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Children at risk from toxic pesticide: chlorpyrifos

Media Release 9 February 2023

Children are at risk from a toxic pesticide – New Zealand should urgently reassess chlorpyrifos.


We urgently need to get this toxic pesticide out of our children’s food. It’s been found in many foods, including raisins, peanut butter, tomatoes, a range of summer fruit and green vegetables.

 

Children in New Zealand are being exposed to potentially dangerous levels of a toxic insecticide known to harm their brains, and more than in other countries.


At 11.30am Thursday 9 February, the Safe Food Campaign is presenting a petition to Grant Robertson, calling for an urgent reassessment and ban of the insecticide chlorpyrifos. It is found in many foods and the environment in New Zealand, but already banned in 39 countries. [i] The petition is supported by an alliance of civil society organisations in Aotearoa New Zealand.


"Children are particularly at risk from exposure to even minute amounts of chlorpyrifos, such as residues in food"

“Children are particularly at risk from exposure to even minute amounts of chlorpyrifos, such as residues in food,” said Alison White of the Safe Food Campaign.


“Alarmingly, a recent study found NZ school-age children had levels of chlorpyrifos metabolites between two and seven times higher than their peers in the USA, Canada, Spain or Thailand.” [ii]


"It’s been found in many foods, including raisins, peanut butter, tomatoes, a range of summer fruit and green vegetables"

“We urgently need to get this toxic pesticide out of our children’s food. It’s been found in many foods, including raisins, peanut butter, tomatoes, a range of summer fruit and green vegetables. [iii], [iv]”


“The unborn infant is even more vulnerable: exposure to even very low levels at the foetal stage can result in structural changes in the developing brain and losses in cognitive function, particularly IQ and working memory,” said Claire Bleakley, of Pesticide Action Network.


Chlorpyrifos has been determined to meet the initial UN process for a global ban because of its environmental and human health impacts. The POPs Review Committee, the technical committee of the Stockholm Convention, has found that chlorpyrifos is persistent in the environment, bioaccumulates in the food chain, undergoes long range environmental transport and is highly toxic to people and both aquatic and terrestrial organisms. [v]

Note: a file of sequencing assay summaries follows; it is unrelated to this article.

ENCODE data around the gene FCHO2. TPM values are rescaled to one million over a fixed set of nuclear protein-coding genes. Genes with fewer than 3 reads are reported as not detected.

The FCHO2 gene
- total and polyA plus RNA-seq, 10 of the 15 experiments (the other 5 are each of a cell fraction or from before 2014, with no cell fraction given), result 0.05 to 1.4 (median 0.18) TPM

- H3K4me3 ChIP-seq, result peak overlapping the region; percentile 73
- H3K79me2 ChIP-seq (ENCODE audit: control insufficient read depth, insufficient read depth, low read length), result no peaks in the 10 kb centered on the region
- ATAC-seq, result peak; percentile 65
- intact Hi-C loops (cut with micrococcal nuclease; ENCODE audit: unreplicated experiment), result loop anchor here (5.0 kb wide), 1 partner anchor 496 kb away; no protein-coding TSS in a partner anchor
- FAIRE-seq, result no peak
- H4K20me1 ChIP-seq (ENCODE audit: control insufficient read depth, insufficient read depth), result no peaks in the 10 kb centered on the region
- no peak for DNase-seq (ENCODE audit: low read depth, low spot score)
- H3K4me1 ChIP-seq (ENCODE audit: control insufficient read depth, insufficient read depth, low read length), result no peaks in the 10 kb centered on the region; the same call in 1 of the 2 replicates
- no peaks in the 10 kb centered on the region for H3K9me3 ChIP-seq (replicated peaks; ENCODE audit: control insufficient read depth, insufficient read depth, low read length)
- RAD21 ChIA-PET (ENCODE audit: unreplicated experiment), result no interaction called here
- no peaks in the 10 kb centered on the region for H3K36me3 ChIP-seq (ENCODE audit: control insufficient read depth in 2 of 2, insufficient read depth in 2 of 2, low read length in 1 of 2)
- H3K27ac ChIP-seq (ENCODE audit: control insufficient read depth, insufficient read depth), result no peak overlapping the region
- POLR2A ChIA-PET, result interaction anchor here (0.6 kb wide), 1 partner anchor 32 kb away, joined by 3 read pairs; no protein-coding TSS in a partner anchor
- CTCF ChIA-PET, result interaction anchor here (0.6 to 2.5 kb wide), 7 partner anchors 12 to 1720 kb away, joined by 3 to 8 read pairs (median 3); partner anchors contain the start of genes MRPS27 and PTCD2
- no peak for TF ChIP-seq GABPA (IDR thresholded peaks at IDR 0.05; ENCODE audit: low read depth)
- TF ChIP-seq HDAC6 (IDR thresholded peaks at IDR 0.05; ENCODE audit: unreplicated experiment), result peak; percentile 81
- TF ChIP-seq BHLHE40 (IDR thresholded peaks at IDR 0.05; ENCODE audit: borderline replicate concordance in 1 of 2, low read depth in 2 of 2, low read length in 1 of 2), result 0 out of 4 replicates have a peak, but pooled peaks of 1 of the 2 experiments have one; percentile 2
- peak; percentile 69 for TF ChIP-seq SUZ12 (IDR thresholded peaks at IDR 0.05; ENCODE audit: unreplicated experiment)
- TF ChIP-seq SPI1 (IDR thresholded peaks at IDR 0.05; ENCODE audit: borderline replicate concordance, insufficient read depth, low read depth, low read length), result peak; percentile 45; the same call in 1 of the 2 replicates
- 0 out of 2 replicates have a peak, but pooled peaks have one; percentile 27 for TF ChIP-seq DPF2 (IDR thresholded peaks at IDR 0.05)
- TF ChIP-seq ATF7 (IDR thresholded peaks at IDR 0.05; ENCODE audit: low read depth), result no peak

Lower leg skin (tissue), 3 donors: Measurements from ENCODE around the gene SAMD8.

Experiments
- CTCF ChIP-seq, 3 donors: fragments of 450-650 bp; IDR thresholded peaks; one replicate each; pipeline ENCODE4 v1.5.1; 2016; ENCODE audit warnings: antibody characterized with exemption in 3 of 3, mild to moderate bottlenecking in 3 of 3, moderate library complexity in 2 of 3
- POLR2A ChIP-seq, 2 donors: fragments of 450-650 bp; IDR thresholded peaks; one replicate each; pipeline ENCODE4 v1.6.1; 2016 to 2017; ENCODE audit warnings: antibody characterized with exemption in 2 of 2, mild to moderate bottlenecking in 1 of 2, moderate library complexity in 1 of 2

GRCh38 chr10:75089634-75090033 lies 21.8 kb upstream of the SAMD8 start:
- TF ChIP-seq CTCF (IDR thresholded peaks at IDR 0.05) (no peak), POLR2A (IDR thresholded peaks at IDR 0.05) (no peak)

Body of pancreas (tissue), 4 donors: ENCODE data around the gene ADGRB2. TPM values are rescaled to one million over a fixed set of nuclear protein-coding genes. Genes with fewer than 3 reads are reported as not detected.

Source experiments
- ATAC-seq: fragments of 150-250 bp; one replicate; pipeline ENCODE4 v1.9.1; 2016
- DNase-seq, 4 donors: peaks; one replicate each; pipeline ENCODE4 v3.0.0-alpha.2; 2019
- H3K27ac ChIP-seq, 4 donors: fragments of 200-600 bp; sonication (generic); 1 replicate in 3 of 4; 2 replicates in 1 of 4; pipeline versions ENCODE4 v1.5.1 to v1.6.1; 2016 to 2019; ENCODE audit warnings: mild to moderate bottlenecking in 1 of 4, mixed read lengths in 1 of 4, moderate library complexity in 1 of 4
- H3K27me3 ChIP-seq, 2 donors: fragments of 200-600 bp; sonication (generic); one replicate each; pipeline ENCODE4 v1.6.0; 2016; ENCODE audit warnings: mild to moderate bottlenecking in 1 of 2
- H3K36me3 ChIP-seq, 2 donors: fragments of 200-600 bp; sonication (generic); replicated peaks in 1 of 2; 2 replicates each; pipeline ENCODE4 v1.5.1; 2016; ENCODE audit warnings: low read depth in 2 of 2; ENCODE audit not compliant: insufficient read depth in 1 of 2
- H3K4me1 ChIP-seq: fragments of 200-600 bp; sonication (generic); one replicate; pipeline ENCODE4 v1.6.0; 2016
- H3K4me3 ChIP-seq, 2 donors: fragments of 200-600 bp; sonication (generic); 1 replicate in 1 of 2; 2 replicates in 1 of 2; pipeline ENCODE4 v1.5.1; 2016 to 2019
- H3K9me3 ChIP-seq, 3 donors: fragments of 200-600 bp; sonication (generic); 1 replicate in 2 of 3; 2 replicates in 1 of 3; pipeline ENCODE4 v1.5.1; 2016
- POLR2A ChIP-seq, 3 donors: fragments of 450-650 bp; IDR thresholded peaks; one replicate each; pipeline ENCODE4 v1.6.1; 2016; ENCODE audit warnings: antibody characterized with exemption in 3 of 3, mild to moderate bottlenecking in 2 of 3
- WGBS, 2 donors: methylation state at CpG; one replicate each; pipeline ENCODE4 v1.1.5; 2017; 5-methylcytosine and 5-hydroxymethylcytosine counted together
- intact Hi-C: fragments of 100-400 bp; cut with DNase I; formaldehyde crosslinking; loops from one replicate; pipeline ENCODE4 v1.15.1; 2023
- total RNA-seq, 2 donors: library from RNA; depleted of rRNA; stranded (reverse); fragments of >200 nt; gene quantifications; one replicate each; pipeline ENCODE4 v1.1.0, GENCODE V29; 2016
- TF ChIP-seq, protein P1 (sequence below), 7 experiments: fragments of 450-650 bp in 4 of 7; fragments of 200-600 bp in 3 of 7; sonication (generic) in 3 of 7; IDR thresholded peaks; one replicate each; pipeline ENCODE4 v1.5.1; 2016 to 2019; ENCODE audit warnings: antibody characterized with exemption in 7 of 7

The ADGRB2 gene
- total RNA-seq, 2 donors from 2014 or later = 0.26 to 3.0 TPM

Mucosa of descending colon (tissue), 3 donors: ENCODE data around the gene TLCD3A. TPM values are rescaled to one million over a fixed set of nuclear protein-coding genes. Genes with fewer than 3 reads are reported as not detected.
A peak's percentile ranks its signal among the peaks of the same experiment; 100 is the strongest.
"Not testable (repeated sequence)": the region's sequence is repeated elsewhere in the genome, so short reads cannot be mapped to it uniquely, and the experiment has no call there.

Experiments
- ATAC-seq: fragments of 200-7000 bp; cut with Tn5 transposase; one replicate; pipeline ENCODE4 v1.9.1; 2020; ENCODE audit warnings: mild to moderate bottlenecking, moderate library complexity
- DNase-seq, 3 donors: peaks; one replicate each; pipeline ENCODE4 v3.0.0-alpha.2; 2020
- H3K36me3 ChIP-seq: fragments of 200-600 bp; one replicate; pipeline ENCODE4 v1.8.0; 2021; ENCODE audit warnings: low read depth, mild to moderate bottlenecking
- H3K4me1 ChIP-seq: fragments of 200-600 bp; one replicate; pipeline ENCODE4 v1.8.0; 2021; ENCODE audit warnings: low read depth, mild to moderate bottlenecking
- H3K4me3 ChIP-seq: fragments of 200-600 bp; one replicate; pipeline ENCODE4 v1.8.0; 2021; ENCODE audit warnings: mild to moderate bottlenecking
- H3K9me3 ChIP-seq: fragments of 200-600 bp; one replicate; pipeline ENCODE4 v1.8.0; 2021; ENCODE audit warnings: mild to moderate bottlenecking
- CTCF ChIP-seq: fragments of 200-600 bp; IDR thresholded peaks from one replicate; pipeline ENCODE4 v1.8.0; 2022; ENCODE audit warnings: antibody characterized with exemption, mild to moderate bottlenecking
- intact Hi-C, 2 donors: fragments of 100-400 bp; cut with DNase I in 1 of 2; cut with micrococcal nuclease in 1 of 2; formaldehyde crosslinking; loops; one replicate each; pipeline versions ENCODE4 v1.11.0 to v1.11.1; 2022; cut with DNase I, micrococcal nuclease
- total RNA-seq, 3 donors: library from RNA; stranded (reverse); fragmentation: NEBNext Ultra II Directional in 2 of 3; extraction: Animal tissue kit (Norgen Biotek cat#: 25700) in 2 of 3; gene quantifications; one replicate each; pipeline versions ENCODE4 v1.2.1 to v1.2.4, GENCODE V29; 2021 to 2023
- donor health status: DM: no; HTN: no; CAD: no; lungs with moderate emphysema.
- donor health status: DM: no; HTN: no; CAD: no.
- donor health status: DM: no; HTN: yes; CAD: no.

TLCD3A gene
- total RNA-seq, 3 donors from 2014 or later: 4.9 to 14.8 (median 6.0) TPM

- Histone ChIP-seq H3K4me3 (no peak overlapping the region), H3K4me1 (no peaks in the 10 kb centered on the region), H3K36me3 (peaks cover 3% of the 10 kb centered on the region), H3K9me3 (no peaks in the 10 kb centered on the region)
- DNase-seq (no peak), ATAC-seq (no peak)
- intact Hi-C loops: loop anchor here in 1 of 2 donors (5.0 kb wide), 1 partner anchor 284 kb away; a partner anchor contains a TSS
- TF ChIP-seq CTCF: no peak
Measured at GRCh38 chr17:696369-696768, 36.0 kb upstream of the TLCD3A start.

Asha Andersen of Flora and Fauna Aotearoa and Hana Blackmore of Weed Management Advisory support the petition and emphasise that New Zealand also has a duty and commitment to the environment.


“We know that chlorpyrifos has been found not only in our rivers and streams but in the air over the Southern Alps from the Canterbury Plains,” said Asha Andersen. [vi]


“The spray drift of this extremely persistent pesticide is carried through the air to faraway places, and it has even been found in Antarctica,” said Hana Blackmore. [vii]


The NZ EPA were concerned enough to put chlorpyrifos on its reassessment list after significant new information relating to harmful effects. [viii]


“The reassessment has been delayed, but in view of the recent NZ children study, we cannot wait for this process to slowly work its way through," said Alison White.


“It’s time for Aotearoa New Zealand to step up to its commitments to its environment, and to keeping children safe. We need urgent action now.”



 

Joint Media Release from the Safe Food Campaign, Flora & Fauna Aotearoa, Pesticide Action Network Aotearoa New Zealand (PANANZ) and the Weed Management Advisory (WMA).


References:


Petition presentation 11.30am Thursday 9 February parliament steps to Grant Robertson


[i] Chlorpyrifos is banned in at least 39 countries: this Pesticide

Action Network International consolidated list of banned pesticides was

correct in May 2022.

https://pan-international.org/pan-international-consolidated-list-of-banned-pesticides/


[ii] Yan Li et al. 2022. Study on Pesticide exposure in NZ school-aged children: Urinary concentrations of biomarkers and assessment of determinants. Environ. Int. 163:107206. https://www.sciencedirect.com/science/article/pii/S0160412022001325


[iii] Total Diet Study 2016

https://www.mpi.govt.nz/food-business/food-monitoring-surveillance/new-zealand-total-diet-study/


[iv] Food Residues Survey Programmes 2015-2021

https://www.mpi.govt.nz/food-business/food-monitoring-surveillance/food-residues-survey-programme/documents-for-food-residues-survey-programme/


[v]The insecticide chlorpyrifos has been found to meet the threshold criteria for a Persistent Organic Pollutant under the Stockholm Convention http://chm.pops.int/TheConvention/POPsReviewCommittee/Meetings/POPRC17/Overview/tabid/8900/Default.asp


[vi) Lavan et al. 2012. Using Trace Elements in Particulate Matter to Identify the Sources of Semi volatile Organic Contaminants in Air at an Alpine Site. Environ. Sci. Technol. 2012, 46, 268–276.https://pubs.acs.org/doi/10.1021/es2027373


[vii] Hermanson, M. H., Isaksson, E., Hann, R., Ruggirello, R. M.,Teixeira, C., Muir, D. C. (2021). Historic Atmospheric Organochlorine Pesticide and Halogenated Industrial Compound Inputs to Glacier Ice Cores in Antarctica and the Arctic. /ACS Earth and Space Chemistry/, 5(9), 2534-2543. https://pubs.acs.org/doi/abs/10.1021/acsearthspacechem.1c00211


[viii] NZ EPA reassessment grounds (2020) https://www.epa.govt.nz/news-and-alerts/latest-news/first-step-towards-reassessing-controversial-insecticide/


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